The Costco Effect: Sampling Your Work to Make the Sale

By Stanley Meytin

Anyone who has a Costco membership knows the secret to a free lunch lies between aisles of jumbo-sized mayonnaise and economy bags of frozen egg rolls. The bulk superstore is renowned for free samples. Costco sample tasting tours are increasingly iconic in American food culture. But beyond all the foot traffic, Costco gets from deal seekers, it's onto something smart with its free bites. Food samples, in some cases, have led to a 2,000 percent increase in sales. The human brain is wired to automate behavioral patterns. The more actions and decisions we make habitual, the less time our brains have to spend figuring them out, leaving more capacity for new ideas and challenges. It’s the same reason most of us typically walk out of the grocery store with a shopping cart that looks very similar to our last several trips. Free samples interrupt the typical shopping experience in such a way that many customers break their normal habits and add a novel product to their cart.

The same logic can be applied to making a sale in other industries. That’s how we’ve found our own version of Costco sampling can play a role. At my film production company, if we see an opportunity for a brand to better itself through video content, but have trouble bringing it on board, we put our money where our (free ravioli chewing) mouths are and produce a video for them for free. We’re on a mission to show corporate leaders how video can play a powerful role in their marketing strategies. Though video has been written up in publication after publication as the future of content marketing, it’s still a novel medium for many businesses. Convincing budget holders of video’s ROI can at times be an uphill battle because it requires breaking a previously-defined habit.

Investing your own money into free content for some may sound counterintuitive, but this bold move has served us well. By demonstrating the quality and power of our work, we’ve been able to earn both the trust and business of new partners who otherwise would have overlooked their own necessity for video content. In terms of strategy, it's about showing your potential clients why your product is the best and how it will make their lives easier by providing a sample they're able to utilize immediately and see the benefits firsthand.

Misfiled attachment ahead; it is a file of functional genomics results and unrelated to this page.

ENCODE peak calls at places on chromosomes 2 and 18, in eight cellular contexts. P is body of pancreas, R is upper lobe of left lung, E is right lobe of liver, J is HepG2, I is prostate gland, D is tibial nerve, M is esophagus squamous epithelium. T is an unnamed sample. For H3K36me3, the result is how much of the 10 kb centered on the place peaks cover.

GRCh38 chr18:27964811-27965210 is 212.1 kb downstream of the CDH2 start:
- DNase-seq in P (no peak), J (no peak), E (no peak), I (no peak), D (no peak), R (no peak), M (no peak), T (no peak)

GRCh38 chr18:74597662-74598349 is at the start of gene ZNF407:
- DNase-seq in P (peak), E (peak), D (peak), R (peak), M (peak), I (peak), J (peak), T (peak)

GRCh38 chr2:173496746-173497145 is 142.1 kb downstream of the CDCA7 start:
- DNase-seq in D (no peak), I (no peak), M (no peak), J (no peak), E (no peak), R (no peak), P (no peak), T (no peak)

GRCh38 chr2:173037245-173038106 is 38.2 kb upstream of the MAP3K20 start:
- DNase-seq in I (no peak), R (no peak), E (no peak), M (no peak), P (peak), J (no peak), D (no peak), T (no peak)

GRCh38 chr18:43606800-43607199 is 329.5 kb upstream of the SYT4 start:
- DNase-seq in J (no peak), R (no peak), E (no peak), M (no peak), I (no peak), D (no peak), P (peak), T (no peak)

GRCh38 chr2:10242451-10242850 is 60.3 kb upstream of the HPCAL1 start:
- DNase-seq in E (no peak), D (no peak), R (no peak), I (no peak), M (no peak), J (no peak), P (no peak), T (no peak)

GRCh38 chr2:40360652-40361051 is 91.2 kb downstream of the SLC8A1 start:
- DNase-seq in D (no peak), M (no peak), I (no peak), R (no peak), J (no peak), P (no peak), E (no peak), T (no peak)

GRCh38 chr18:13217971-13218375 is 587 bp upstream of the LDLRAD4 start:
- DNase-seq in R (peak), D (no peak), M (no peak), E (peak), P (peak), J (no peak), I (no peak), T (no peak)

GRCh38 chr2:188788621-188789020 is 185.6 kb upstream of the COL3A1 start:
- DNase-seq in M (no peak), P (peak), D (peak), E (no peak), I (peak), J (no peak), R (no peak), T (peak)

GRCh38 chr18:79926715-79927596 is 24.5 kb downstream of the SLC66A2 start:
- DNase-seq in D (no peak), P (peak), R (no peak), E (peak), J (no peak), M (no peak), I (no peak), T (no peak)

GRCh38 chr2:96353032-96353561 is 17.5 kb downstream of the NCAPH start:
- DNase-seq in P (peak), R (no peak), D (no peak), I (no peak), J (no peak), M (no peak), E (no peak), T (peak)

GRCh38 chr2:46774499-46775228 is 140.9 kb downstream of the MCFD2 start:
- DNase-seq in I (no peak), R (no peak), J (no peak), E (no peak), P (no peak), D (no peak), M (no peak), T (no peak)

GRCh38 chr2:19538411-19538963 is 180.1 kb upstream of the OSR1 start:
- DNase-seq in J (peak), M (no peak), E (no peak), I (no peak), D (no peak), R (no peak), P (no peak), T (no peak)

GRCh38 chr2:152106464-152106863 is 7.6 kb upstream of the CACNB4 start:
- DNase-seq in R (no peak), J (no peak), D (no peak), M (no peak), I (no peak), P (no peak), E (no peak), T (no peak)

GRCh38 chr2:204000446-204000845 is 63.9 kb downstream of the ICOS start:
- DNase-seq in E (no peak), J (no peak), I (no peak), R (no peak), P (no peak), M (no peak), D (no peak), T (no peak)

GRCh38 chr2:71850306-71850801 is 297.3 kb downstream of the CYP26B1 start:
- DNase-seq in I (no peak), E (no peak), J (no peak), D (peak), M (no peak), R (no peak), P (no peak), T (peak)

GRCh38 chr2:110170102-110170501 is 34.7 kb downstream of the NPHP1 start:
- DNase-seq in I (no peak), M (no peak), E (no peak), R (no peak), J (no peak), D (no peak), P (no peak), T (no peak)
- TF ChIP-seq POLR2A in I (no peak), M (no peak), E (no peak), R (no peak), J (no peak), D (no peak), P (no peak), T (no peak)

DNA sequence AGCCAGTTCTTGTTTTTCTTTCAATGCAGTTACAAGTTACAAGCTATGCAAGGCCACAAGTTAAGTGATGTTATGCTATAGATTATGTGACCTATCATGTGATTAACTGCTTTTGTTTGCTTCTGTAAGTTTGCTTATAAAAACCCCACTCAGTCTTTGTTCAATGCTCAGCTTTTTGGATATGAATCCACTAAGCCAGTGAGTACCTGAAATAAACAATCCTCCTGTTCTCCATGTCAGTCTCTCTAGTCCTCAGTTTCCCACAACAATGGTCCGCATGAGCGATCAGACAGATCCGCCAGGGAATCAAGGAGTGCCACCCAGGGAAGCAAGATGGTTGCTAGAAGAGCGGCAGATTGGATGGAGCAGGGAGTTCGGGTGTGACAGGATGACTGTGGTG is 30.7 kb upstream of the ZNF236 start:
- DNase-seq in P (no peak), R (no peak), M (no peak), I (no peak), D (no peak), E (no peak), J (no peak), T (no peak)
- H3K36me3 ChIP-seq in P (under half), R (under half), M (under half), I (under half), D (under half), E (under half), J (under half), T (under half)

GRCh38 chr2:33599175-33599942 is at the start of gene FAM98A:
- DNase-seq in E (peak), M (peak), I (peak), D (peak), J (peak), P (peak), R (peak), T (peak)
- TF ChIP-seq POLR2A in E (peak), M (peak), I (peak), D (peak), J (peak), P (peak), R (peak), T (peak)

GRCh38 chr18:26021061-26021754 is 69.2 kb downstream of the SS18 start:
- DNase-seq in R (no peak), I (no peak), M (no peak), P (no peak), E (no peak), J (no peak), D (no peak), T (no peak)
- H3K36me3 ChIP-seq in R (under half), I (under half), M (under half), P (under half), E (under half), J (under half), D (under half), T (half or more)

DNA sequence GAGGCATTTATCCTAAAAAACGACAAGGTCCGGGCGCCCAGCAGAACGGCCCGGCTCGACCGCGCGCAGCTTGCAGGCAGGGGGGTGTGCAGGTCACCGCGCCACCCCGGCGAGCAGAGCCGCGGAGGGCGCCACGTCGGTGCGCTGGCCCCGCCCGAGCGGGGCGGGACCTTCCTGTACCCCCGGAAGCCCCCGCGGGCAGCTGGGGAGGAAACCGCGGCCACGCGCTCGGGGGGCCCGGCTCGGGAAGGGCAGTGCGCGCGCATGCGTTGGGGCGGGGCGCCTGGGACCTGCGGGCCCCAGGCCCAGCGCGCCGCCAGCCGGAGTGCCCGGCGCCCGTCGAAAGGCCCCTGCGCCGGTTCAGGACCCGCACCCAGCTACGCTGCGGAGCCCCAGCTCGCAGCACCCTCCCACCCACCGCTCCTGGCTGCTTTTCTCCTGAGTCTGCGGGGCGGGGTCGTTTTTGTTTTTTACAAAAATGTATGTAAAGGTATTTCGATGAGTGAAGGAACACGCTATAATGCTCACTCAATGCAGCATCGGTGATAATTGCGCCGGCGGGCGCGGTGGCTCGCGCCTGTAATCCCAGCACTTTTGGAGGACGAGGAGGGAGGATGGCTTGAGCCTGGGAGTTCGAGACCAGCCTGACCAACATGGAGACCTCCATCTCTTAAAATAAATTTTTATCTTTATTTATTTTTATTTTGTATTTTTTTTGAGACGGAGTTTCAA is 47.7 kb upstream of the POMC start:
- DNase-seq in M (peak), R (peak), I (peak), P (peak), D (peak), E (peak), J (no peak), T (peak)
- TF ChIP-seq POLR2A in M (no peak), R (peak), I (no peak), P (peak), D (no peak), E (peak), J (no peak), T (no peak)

Appealing to human behavior doesn't stop at trying to break routines: In the 1960s, the Hare Krishnas were having a hard time raising money for their religion. Their solution was to set up in busy public areas and press small gifts, like a flower, into the hands of passersby. Once the item was in hand, they’d ask for a donation. The strategy played on the reciprocity effect: a hard-wired and socially-reinforced obligation to give to those who’ve given to us.

You can see the reciprocity effect in action in any number of daily ways -- from the receiving and sending of holiday cards to the feeling that you should attend the wedding of a friend who attended yours. While we would never want a client to choose to do business with us out of obligation alone, the reciprocity effect can help in (at least) earning an audience. Once we’ve created free content for a partner, they are more likely to give us their time and attention so we can then work on closing their businesses through demonstration of quality and validity of our services.

It’s important to remember that not every free sample will result in a sale -- and the cost of a toothpick-sized bite of pizza is likely a lot less than the cost of your product. But when you feel strongly about a potential partner, using a sample strategy may just work to win them over. Once you do that, you can take the team out to Costco to celebrate -- no charge.

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Stanley Meytin is the CEO & Creative Director for True Film Production.

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